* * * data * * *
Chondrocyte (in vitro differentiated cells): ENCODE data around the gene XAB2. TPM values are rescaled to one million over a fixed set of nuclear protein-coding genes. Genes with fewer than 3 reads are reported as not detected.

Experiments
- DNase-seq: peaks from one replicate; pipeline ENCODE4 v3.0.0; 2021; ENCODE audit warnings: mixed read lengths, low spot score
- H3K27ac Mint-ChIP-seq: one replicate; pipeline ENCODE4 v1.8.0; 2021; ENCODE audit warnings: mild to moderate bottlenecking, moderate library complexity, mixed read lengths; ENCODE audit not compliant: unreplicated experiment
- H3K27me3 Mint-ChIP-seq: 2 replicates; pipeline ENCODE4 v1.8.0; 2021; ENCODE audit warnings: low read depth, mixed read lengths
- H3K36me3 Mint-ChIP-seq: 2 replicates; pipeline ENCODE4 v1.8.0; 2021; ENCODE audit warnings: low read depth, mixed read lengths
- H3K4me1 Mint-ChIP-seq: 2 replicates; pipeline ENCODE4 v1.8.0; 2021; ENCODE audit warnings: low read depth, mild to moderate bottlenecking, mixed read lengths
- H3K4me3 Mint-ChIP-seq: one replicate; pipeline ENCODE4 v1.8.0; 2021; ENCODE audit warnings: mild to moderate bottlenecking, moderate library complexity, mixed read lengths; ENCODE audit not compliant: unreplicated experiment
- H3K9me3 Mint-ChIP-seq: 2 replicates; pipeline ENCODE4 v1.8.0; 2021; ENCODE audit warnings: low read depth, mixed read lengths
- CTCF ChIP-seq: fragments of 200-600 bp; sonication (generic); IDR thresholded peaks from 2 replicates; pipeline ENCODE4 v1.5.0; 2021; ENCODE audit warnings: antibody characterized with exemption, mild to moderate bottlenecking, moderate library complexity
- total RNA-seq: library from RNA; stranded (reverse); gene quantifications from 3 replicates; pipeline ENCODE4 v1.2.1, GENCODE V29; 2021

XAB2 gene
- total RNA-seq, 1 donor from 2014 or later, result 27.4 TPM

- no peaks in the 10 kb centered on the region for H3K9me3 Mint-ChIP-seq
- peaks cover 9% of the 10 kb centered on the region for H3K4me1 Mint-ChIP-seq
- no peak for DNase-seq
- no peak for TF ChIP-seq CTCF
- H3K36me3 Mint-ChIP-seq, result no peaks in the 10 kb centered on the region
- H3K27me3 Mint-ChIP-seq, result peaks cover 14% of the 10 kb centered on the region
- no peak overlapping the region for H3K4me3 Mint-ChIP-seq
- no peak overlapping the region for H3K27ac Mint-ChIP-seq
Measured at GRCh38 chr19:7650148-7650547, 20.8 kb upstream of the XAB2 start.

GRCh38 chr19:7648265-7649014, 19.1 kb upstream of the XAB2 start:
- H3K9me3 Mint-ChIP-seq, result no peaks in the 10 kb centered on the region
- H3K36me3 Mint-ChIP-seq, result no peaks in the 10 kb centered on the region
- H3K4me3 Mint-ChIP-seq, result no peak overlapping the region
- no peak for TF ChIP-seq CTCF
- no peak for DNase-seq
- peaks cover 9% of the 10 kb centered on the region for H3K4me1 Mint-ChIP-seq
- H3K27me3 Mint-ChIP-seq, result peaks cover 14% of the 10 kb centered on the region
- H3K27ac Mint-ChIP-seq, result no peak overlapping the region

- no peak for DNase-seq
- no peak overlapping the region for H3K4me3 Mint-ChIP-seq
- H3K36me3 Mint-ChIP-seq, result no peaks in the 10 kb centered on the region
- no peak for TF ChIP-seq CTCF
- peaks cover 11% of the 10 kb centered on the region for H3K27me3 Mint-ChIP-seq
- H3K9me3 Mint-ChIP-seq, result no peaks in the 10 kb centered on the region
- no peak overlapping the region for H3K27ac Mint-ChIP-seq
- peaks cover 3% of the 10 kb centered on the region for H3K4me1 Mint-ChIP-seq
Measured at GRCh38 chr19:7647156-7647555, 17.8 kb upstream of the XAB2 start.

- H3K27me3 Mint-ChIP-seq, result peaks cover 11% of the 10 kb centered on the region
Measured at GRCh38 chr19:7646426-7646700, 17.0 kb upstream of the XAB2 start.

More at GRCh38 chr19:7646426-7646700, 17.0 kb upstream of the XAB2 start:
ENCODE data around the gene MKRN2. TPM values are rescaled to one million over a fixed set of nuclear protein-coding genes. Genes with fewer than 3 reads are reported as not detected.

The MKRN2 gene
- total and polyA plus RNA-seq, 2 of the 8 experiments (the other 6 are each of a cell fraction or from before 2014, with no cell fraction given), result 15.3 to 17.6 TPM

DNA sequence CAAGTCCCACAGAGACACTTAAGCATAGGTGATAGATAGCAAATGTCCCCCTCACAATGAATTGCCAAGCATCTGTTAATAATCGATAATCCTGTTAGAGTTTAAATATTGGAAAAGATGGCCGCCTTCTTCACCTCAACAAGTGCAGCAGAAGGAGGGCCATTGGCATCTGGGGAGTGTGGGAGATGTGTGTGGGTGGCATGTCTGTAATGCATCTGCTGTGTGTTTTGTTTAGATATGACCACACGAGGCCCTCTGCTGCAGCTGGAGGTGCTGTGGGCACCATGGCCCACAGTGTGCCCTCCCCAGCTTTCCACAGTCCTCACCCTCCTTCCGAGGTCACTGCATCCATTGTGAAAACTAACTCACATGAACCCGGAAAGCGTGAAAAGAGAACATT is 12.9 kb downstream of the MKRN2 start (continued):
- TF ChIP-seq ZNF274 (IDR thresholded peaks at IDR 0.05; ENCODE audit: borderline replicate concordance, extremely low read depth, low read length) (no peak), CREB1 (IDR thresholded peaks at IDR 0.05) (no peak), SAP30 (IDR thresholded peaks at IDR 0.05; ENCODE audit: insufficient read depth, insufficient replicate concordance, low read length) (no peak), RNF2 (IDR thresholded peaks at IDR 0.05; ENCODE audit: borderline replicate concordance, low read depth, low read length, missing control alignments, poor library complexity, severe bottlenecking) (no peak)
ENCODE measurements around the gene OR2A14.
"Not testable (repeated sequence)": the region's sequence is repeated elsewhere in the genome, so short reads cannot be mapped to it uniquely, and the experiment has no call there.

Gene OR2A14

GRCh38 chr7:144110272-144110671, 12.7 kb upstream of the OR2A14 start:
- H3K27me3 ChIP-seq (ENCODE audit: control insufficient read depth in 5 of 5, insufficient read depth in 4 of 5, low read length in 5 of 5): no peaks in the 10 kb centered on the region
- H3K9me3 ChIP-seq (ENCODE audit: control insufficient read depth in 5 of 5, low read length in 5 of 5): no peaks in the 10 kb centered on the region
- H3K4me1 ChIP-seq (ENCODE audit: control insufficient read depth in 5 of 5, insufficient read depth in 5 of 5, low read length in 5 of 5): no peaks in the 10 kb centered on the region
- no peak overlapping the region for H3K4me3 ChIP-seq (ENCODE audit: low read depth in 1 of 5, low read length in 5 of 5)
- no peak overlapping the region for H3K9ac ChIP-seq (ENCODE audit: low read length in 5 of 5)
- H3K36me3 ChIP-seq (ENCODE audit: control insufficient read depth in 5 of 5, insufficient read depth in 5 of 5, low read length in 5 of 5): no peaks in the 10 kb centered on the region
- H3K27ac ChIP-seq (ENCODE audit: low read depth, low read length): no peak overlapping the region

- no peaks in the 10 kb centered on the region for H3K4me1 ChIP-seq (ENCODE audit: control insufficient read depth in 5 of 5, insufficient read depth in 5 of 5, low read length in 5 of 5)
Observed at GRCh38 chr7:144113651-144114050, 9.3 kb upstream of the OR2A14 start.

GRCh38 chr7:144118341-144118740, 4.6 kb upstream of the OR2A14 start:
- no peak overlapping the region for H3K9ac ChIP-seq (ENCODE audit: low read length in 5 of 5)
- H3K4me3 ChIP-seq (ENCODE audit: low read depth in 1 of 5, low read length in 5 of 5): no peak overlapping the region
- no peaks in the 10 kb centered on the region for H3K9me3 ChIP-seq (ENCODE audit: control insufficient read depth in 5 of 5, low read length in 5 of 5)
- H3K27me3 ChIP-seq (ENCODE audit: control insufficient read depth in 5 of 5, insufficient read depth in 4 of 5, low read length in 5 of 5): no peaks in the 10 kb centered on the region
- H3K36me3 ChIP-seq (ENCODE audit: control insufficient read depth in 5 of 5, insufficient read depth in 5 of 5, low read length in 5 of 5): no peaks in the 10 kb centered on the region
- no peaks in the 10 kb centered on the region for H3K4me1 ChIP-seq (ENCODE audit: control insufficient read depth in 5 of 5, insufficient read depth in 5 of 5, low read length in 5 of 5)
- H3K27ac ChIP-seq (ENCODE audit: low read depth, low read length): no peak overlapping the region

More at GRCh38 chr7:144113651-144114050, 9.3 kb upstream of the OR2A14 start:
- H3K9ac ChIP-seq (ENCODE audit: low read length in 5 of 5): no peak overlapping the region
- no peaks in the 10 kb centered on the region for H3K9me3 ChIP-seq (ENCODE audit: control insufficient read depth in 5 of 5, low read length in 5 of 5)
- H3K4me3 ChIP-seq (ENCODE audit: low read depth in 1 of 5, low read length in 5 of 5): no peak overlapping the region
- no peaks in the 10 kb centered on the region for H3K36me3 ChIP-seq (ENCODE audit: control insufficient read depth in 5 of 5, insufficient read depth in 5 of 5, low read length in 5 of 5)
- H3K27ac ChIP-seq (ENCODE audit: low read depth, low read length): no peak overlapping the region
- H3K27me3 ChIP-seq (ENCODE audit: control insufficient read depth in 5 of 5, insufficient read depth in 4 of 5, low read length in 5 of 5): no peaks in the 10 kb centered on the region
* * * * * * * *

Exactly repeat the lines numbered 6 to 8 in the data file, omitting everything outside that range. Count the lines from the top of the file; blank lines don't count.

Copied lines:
- H3K36me3 Mint-ChIP-seq: 2 replicates; pipeline ENCODE4 v1.8.0; 2021; ENCODE audit warnings: low read depth, mixed read lengths
- H3K4me1 Mint-ChIP-seq: 2 replicates; pipeline ENCODE4 v1.8.0; 2021; ENCODE audit warnings: low read depth, mild to moderate bottlenecking, mixed read lengths
- H3K4me3 Mint-ChIP-seq: one replicate; pipeline ENCODE4 v1.8.0; 2021; ENCODE audit warnings: mild to moderate bottlenecking, moderate library complexity, mixed read lengths; ENCODE audit not compliant: unreplicated experiment